Alilou said the ancient city covering 42 acres (17 hectares) has yet to reveal all of its secrets.

"A third of the site, especially the western quarter built in the Islamic era, has not been excavated," he said.


© Agence France-Presse





Today's News

August 7, 2018

First North American co-occurrence of hadrosaur and therizinosaur tracks discovered

Morocco's ancient city of Volubilis rises again

Smithsonian releases its third installment of Second Opinion: "The State of the Arts in 21st-Century America"

Robert Redford 'retiring from acting' at 81

"Poster passion" leads to records at Swann; Mucha's Times of the Day top lot in August sale

Toby Kamps joins White Cube as Director of External Projects

Funeral set for Israel's only Oscar-winning director Moshe Mizrahi

Multimedia exhibition features never-before-seen photographs of historic sites

Aspen Art Museum raises over $2.5 million at 2018 ArtCrush Summer Benefit

Sarah Bailey Hogarty appointed Director of Marketing and Communications of The Contemporary Jewish Museum

2018 Seattle Art Fair concludes 4th year with high engagement and permanent gifts to city

Reynolda's centennial marketing campaign wins top award in the southeast, inspires tattoos

New season of film at Tate Modern

1929 Bentley 4 1/2 litre 'Le Mans' style tourer for sale with H&H Classics

Bauhaus Dessau Foundation to hold symposium and exhibition

Nam June Paik Award 2018 shortlist announced

In the Manner Of to offer paintings attributed to Van Gogh, Warhol, Picasso, Corot, and Modigliani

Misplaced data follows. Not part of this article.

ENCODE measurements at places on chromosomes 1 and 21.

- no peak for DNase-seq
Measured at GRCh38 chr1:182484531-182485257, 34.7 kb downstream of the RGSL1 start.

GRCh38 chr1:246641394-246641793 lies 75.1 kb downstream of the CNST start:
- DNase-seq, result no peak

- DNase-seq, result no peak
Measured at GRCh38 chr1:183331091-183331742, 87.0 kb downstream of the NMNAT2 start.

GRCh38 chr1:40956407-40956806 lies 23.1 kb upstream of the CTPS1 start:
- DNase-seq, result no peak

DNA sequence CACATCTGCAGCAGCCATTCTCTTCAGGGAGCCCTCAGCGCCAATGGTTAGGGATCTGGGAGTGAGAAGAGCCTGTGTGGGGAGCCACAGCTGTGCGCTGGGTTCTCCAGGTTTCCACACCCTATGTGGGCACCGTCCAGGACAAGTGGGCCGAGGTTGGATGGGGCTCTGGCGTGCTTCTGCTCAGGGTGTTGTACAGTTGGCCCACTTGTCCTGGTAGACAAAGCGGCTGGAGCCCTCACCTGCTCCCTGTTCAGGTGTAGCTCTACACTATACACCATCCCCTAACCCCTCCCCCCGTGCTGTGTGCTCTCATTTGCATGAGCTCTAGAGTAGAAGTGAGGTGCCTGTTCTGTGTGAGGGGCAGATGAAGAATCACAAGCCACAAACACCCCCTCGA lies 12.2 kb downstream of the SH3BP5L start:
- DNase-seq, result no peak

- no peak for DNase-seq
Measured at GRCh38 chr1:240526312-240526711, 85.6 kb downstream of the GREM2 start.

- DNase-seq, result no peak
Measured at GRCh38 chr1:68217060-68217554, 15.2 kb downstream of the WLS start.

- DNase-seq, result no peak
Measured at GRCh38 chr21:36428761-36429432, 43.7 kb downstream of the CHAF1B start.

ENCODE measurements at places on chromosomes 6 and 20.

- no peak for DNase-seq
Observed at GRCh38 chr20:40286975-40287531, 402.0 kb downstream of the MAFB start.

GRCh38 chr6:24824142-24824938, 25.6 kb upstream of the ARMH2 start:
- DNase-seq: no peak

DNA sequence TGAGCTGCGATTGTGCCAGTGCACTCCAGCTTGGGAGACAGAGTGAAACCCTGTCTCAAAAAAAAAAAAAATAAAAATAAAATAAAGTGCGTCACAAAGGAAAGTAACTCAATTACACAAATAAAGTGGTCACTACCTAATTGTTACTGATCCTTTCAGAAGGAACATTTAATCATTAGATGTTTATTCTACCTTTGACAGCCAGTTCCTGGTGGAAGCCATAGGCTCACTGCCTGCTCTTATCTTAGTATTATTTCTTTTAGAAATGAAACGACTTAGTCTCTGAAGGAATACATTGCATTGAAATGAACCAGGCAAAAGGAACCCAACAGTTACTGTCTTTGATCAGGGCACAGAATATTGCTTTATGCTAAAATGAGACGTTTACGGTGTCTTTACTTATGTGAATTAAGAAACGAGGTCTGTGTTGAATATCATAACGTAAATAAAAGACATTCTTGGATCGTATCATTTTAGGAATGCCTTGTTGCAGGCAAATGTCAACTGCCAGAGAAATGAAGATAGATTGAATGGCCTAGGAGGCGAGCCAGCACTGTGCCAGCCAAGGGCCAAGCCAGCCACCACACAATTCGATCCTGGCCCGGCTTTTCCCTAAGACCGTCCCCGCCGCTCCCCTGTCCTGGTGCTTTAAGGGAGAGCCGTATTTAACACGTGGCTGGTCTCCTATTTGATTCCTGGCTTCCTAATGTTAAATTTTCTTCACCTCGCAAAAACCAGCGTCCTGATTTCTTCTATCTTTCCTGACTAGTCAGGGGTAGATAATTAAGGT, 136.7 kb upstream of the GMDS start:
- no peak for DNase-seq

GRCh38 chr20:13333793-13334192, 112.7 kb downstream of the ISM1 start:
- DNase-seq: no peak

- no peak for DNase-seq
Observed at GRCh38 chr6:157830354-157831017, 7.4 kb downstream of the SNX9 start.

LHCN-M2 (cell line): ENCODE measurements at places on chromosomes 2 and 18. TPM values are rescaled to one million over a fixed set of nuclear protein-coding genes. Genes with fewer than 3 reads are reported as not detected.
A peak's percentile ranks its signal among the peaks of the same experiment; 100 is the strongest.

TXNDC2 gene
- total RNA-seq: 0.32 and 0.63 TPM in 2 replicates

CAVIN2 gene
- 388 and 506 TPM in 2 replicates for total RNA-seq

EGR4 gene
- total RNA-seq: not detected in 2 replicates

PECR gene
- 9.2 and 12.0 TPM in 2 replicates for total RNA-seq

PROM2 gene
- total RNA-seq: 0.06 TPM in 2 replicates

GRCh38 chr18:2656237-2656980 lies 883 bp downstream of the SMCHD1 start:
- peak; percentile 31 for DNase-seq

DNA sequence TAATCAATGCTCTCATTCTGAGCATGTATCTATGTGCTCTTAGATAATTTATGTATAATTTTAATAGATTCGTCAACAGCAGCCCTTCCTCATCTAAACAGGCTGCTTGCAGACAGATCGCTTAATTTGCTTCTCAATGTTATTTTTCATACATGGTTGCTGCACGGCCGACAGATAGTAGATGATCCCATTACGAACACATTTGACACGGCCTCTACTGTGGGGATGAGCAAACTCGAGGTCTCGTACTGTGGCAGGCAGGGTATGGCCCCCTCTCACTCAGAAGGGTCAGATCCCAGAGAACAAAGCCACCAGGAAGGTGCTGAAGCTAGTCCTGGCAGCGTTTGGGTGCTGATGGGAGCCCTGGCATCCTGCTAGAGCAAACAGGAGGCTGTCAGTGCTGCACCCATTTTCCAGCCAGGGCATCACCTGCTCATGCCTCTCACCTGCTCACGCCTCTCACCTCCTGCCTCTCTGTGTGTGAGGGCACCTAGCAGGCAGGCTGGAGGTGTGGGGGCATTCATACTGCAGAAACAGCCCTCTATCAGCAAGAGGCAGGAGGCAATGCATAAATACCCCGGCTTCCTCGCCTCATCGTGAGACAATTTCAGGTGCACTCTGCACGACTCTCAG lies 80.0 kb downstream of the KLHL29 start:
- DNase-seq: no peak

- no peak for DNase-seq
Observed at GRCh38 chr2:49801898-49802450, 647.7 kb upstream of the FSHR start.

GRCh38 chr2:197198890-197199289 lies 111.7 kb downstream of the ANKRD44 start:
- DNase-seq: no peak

Enormous 'lightning bolt' gold nugget - rarer than any diamond - to bring $100,000 at auction

After 'Mary Shelley', pioneering Saudi female director keen to film back home

Significant gift of major works by Mervyn Williams on view at the Sarjeant

Last chance to see: Exhibition of paintings by British artist Celia Paul at the Yale Center for British Art

Sydney Architecture Festival 2018 announces program

London Design Biennale selects Studio INI installation for central courtyard exhibit at Somerset House

PHOTOFAIRS / Shanghai 2018 announces a challenging public program

Workable tips on selecting a degree of your dream

Most Popular Last Seven Days



1.- New photographic book explores the provocative works of Rodin, Schiele and Picasso

2.- Spanish sculptures get kitschy colours in another botched restoration

3.- Van Gogh was murdered claims new film at Venice

4.- Raging fire tears through Rio de Janeiro's treasured National Museum

5.- Musée national Picasso-Paris opens exhibition of masterpieces by Pablo Picasso

6.- National Gallery of Art opens major exhibition of Corot's paintings of women

7.- RYAN LEE opens Indigenous Woman, a solo exhibition by Martine Gutierrez

8.- Flowers Gallery appoints new Gallery Director Jennifer Francis to lead global operations

9.- Bavarian authorities return priceless eighth century gold Sican mask to Peru

10.- Detroit Institute of Arts receives monumental Ursula von Rydingsvard sculpture



Museums, Exhibits, Artists, Milestones, Digital Art, Architecture, Photography,
Photographers, Special Photos, Special Reports, Featured Stories, Auctions, Art Fairs,
Anecdotes, Art Quiz, Education, Mythology, 3D Images, Last Week, .

 

Founder:
Ignacio Villarreal
Editor & Publisher:Jose Villarreal - Consultant: Ignacio Villarreal Jr.
Art Director: Juan José Sepúlveda Ramírez


Royalville Communications, Inc
produces:

ignaciovillarreal.org avemariasound.org juncodelavega.com facundocabral-elfinal.org
Founder's Site. The most varied versions
of this beautiful prayer.
Hommage
to a Mexican poet.
Hommage
       

The First Art Newspaper on the Net. The Best Versions Of Ave Maria Song Junco de la Vega Site Ignacio Villarreal Site
Tell a Friend
Dear User, please complete the form below in order to recommend the Artdaily newsletter to someone you know.
Please complete all fields marked *.
Sending Mail
Sending Successful